Next came the demo I had been waiting to see. Al had created a widget for a web page that could grab twitter info and then aggregate it into the widget. The purpose of this demo was to show that with about 100 lines of code this technology could create a really professional looking animated feature for a personal website that could run on any modern browser using the canvas element for HTML5. Al has a very supportive view on open source and allowing processing.js to leverage the full power of the web through a hopeful explosion of this technology in the near future. He mentioned some of the work the community has been doing and how to get involved in the community through the Google group or IRC. Al talked briefly about some of the contributions Seneca students have made already towards the project and how it is growing fast and being implemented at an increasing pace now.
After showing the Twitter widget demo Al proceeded to show a couple of interesting demos of how processing.js is being used on the web. One of the most interesting ones was a visual search engine called Ask Ken. It allows you to search for a topic and then presents you with a circular disc of results which you can then pick one and it will create an offshoot disc with a sub search of that choice and so on. It shows how even our most basic tasks like searching for information on the internet can be redefined as to how we do it using processing.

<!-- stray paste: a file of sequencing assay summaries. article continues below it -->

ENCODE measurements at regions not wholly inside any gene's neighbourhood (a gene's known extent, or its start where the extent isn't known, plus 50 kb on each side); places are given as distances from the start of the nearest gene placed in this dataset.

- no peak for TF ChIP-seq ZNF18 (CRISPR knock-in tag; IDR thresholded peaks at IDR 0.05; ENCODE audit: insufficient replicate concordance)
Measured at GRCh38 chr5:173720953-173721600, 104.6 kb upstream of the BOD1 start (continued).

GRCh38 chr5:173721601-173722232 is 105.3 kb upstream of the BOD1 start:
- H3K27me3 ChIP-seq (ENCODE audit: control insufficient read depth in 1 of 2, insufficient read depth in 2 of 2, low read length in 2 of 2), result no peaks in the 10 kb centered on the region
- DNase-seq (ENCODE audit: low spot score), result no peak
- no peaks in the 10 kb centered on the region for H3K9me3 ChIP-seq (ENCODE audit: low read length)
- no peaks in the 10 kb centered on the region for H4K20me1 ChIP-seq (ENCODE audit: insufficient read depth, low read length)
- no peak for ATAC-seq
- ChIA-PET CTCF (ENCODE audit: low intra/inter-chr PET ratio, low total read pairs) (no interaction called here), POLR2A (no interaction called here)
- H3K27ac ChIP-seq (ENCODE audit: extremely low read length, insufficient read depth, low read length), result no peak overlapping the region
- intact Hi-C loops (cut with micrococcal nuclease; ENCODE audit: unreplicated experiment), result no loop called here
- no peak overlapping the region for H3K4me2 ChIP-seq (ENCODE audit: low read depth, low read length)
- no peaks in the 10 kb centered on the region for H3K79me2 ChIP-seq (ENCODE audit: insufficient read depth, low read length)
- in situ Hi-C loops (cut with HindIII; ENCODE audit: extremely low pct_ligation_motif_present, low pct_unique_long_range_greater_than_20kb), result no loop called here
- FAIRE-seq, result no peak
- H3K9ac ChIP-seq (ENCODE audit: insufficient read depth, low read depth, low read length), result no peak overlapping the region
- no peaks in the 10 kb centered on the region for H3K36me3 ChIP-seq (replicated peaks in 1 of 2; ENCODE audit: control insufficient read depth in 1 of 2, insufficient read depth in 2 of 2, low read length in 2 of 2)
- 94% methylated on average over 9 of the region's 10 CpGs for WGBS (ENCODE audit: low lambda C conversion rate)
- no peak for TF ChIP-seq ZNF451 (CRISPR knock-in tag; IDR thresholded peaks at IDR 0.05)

A significant part of Al's presentation was a section titled 'Community and Mission' in which he talked about how the community is outward facing and open to anyone who wants to make contributions. He showed examples of how people can make contributions even if its not through writing code for the port itself. One of these examples was a website called HasCanvas where you can go and paste a block of processing code into a window and it will run the code for you in the browser and show you the output result much like the web based IDE only with a little more functionality and the ability to share a link to your creation with others. He also talked about the feature list and bug list the processing team has going on the Mozilla wiki that shows who is working on what areas and what bugs are currently known. Al rounded out his conversations on community by showing some of the contributions that Seneca students have made to date.